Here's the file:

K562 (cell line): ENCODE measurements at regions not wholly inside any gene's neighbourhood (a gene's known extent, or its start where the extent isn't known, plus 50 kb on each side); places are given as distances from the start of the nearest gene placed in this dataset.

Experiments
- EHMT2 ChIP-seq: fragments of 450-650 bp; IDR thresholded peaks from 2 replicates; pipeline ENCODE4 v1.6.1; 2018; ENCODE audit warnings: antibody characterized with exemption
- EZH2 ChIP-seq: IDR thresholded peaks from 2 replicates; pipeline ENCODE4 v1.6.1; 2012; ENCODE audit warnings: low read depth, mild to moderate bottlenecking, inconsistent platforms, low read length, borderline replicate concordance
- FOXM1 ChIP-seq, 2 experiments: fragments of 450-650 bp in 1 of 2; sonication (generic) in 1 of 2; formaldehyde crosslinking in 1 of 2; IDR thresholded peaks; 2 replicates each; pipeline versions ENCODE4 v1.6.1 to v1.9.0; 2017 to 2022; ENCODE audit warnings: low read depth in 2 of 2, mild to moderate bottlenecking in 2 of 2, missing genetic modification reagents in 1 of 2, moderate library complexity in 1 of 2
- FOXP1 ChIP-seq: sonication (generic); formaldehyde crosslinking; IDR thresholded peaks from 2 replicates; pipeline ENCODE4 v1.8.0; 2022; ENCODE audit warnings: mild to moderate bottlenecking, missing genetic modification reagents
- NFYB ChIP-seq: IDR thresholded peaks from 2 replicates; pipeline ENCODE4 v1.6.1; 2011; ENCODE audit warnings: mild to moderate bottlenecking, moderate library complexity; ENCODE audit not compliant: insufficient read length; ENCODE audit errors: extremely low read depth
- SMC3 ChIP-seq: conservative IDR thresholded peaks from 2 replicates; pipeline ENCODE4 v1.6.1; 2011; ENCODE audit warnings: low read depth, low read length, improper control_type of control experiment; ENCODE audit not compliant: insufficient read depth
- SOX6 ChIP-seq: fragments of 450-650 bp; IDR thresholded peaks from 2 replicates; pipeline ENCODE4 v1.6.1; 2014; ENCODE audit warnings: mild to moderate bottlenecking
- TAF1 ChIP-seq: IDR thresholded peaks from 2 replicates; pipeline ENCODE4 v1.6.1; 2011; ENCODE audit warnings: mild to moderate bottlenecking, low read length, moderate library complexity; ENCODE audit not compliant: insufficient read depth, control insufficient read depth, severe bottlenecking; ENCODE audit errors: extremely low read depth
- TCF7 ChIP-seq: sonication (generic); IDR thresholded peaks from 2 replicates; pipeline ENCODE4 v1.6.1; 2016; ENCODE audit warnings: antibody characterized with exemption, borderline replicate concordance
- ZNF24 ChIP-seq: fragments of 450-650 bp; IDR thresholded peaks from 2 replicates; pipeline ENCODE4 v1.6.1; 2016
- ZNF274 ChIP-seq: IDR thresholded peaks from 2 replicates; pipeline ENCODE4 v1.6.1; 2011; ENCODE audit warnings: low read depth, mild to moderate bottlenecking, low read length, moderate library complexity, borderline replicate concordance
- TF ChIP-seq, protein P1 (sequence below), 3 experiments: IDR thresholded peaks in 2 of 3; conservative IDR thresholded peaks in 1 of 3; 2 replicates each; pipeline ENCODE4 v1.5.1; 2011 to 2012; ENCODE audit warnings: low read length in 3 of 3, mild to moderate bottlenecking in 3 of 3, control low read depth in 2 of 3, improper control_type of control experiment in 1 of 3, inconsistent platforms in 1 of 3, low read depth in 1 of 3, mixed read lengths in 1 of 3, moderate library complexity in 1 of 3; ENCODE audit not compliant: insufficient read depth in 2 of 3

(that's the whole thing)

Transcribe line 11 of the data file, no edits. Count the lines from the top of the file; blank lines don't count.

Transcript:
- TCF7 ChIP-seq: sonication (generic); IDR thresholded peaks from 2 replicates; pipeline ENCODE4 v1.6.1; 2016; ENCODE audit warnings: antibody characterized with exemption, borderline replicate concordance